Jita Parija, Janmejaya Mohapatra
Oncosurgery plays a very important role in management of gynaecological cancers. With modern anaesthetic techniques, blood transfusion services and intensive care facilities, gyn-oncosurgery in the form of primary radical/secondary cytoreductive or palliative surgery can be offered to patients in all stages of cancer. This is a retrospective analysis of gynaecologic cancer cases who underwent surgery with or without chemotherapy. The study aims at observing the response of these individual cancers to surgery alone or surgery and adjuvant therapy and calculates the 5-year disease-free survival of these cases.
MATERIALS AND METHODS
A total number of 2242 gynaecological cancer patients who underwent various surgical procedures during April 2006-March 2011 were taken up for studying their individual response to the particular surgery. The patients were categorised into sitespecific gynaecological cancers and the type of surgery they underwent was noted. Adjuvant treatment if given was noted. All patients were followed up for 5 years or more.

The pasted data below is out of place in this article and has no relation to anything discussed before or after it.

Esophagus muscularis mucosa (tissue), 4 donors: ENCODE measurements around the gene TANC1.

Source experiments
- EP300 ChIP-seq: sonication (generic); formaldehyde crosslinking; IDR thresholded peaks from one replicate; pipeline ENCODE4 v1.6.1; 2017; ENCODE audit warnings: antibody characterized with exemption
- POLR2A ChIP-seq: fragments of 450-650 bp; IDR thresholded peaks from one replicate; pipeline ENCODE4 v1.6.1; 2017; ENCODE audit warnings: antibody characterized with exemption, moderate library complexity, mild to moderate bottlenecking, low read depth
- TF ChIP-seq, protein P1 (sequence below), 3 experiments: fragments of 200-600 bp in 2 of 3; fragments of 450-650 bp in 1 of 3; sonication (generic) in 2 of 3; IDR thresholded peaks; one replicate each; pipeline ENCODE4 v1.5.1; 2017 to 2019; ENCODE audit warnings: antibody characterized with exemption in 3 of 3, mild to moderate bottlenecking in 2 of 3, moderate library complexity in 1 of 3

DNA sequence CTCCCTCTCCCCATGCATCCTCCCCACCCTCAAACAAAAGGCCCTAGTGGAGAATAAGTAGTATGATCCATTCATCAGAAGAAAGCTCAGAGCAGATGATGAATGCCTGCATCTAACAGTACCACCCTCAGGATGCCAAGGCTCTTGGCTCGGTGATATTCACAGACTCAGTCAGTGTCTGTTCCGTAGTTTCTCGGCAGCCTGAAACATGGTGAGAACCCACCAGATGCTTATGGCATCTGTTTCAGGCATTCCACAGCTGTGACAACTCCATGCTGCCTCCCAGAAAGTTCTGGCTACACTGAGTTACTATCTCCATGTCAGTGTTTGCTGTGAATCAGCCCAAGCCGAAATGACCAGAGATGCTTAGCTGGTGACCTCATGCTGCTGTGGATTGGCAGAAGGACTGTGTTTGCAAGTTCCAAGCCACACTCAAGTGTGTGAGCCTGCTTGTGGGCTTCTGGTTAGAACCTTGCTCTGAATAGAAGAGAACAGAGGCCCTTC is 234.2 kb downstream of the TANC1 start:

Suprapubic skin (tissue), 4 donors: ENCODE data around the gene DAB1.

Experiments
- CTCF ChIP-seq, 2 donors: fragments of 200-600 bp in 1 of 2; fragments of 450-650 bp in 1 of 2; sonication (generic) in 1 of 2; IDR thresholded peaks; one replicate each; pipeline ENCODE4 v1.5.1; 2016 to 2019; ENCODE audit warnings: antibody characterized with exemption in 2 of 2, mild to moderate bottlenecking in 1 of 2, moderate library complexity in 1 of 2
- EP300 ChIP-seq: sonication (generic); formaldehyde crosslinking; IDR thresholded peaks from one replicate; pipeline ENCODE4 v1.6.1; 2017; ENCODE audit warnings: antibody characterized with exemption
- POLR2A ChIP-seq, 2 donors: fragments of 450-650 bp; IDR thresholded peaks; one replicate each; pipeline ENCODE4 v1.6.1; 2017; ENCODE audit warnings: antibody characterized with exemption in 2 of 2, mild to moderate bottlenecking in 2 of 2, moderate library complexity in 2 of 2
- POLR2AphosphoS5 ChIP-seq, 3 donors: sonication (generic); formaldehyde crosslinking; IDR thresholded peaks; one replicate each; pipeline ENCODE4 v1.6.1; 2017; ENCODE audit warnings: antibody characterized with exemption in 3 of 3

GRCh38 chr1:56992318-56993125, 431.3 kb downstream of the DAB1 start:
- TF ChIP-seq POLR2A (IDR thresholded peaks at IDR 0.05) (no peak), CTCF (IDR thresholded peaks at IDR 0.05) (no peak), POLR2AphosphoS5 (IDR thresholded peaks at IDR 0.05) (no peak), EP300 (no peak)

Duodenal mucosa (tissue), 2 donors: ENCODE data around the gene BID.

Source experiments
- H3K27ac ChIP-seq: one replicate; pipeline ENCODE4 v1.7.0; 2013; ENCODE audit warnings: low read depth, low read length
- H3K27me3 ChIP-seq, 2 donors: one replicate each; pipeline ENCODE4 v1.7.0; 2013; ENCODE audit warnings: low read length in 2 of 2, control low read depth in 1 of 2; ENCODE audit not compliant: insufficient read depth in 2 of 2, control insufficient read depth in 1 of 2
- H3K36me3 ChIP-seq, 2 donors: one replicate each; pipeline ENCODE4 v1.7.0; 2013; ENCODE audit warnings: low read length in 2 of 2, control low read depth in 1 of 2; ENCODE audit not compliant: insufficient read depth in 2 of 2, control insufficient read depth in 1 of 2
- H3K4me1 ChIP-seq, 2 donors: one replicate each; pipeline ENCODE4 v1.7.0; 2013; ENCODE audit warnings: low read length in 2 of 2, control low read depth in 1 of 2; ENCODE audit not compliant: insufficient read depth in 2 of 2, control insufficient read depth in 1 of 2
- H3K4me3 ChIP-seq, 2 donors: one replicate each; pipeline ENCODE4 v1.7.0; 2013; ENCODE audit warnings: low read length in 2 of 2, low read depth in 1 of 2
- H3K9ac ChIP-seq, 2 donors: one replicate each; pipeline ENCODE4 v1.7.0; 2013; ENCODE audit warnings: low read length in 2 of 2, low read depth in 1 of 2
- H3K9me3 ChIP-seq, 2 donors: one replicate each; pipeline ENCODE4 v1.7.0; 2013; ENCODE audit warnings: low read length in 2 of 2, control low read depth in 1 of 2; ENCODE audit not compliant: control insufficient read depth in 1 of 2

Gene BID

It was observed that of the total number of female genital cancers attending the gyn-oncology OPD of A.H. Regional Cancer Centre over a period of 5 years, only 11.6% were operable. In case of uterine cancers, postoperative adjuvant radiotherapy was required in 28.4% of cancer cervix and in 23.7% cancer corpus patients. All cases of cancer ovary needed adjuvant therapy (chemotherapy/chemotherapy and radiotherapy). All cases of cancer vagina required postoperative adjuvant radiotherapy, whereas none of the vulval cancers needed radiotherapy. Five-year disease-free survival was 75.4% in cancer cervix, 100% with cancer uterine corpus and vulvovaginal cancers and 66.7% with ovarian cancers.
This retrospective analysis reveals that surgery alone should be the primary mode of treatment for all operative gynaecological cancers. Adjuvant treatment should be offered when and wherever necessary.